Whether you are speaking in front of a civic group or making a sales presentation, your opening can make or break the deal. Unless you grab the audience at the beginning, they'll be sleeping through your most important information.
You must craft an opening that cannot be ignored. Great openings have three things in common:
they grab the audience's attention away from whatever else they're thinking
they maintain the audience's interest
they are colorful, not black and white
So, you might be wondering how to create an opening that will do all those things. Let's look at my top three tips that will help you create your own grabber openings.
#1. Make a startling statement.
There is nothing like a statement that startles, either because it is so counterintuitive or so amazing, that it gets an audience to sit up and take notice. Here's one friend Harry Hoover used recently in a talk about how to think like Leonardo da Vinci. "95 percent of what we know about the brain we have learned in the past 20 years." Now, that got my attention.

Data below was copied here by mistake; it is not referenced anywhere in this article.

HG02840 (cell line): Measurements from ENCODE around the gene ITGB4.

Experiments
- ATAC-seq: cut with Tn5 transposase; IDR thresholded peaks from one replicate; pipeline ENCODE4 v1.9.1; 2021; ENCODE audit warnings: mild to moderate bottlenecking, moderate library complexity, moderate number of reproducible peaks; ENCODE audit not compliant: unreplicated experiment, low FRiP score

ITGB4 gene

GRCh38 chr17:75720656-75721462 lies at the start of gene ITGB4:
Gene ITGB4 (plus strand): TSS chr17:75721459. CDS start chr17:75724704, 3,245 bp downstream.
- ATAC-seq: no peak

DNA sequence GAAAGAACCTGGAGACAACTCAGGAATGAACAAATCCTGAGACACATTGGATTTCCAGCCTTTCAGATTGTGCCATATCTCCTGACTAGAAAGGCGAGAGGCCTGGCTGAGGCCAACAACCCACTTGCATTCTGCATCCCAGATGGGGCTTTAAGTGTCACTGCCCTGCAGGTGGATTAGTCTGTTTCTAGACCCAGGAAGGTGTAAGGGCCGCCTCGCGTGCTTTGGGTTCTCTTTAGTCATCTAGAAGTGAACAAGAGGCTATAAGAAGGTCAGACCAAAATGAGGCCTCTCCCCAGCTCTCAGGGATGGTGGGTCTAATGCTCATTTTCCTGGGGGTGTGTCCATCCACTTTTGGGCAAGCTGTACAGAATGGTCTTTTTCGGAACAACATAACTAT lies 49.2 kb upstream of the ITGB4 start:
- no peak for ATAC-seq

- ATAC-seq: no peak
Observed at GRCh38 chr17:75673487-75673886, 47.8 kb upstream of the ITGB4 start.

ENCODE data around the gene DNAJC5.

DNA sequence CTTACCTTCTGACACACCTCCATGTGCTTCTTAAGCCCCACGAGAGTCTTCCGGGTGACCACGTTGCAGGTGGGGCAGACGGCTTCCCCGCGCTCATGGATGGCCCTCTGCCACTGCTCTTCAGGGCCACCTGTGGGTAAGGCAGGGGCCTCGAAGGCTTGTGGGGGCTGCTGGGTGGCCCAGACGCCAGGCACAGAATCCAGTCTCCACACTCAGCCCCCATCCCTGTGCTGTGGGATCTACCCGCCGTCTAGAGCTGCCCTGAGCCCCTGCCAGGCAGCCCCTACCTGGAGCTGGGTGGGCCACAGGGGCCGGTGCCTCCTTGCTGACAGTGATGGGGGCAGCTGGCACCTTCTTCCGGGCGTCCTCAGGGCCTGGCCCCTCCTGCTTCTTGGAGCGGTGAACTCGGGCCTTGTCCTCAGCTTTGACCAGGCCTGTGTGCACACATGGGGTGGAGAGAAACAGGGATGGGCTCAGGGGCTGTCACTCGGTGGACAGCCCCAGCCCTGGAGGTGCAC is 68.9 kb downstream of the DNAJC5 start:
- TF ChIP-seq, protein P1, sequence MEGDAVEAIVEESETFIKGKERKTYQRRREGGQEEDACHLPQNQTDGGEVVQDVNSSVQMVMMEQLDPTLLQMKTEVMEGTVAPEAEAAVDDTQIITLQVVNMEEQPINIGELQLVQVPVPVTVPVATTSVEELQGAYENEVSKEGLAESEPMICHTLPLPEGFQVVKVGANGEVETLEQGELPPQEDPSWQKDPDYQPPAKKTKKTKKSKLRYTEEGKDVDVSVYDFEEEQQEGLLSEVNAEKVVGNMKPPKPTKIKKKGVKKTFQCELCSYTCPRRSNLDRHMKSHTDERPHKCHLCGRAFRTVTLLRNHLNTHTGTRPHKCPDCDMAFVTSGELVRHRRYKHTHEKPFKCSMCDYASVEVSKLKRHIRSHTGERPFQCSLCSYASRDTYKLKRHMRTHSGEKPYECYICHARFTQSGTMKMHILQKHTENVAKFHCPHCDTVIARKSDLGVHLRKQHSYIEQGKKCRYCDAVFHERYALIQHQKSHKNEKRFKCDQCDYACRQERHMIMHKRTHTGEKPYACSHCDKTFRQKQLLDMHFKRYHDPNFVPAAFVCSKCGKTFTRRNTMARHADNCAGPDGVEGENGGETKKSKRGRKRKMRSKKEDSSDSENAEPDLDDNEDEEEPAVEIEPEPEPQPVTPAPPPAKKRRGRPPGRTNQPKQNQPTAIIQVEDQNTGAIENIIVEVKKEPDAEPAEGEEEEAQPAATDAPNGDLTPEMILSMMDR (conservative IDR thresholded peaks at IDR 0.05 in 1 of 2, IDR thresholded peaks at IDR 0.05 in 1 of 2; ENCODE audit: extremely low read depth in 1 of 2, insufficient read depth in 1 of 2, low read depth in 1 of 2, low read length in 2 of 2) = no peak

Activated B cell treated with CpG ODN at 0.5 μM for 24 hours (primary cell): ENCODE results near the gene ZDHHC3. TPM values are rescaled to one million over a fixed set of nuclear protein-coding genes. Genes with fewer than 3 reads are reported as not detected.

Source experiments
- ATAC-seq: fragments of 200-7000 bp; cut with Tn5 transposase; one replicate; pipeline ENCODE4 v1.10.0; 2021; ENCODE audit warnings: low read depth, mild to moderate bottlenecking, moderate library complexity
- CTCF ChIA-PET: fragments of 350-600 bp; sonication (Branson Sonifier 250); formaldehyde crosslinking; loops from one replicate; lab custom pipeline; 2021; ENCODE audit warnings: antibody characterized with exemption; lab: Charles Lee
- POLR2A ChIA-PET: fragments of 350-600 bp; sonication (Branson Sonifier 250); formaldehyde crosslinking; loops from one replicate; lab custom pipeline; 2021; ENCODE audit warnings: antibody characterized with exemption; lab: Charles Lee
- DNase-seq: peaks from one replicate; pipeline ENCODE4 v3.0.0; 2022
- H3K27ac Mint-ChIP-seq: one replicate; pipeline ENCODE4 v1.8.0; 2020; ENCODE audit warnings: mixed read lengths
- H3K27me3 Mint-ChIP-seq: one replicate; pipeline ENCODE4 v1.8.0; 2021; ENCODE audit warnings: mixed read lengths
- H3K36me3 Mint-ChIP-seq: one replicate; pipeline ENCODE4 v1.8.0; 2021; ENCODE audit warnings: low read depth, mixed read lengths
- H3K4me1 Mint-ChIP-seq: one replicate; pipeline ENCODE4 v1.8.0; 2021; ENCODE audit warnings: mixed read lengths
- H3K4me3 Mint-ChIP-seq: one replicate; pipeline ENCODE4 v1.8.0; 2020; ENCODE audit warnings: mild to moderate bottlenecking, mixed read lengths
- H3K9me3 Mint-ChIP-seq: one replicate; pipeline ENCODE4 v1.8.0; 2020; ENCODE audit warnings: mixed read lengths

#2. Use a powerful quotation.
You can find quotes from famous and not-so-famous people that are applicable either to the speech topic itself, to the audience or best of all to both. For instance, if you were speaking at a Democratic event on the subject of achievement, you might pull out this one from Rose Kennedy. "Superior achievement, or making the most of one's capabilities, is to a very considerable degree a matter of habit."
#3. Use historic events.
Historic events provide much fodder for openings. If you are giving a speech on perseverance on April 16th, see what happened on that day in history. For example: What do the mimeograph machine and the airplane have in common? Their inventors, A.B. Dick and Wilbur Wright were both born on April 16th, and they both toiled for years before their inventions were perfected.
Here's a bonus tip for creating a grabber opening for a speech in a strange city. Check out the telephone directory. Toward the front, they have great information on local history, as well as more contemporary facts. It's a great resource to help you connect with your audience. There you have my top tips for helping you craft grand openings. Now, go grab your next audience.
Ty Boyd, CEO of Ty Boyd Executive Learning Systems (http://www.tyboyd.com), is in the Broadcast Hall of Fame and the Speakers Hall of Fame. He has taught presentation skills to Fortune 1000 executives in more than 34 countries. His Excellence In Speaking Institute celebrates its 25th anniversary in 2005.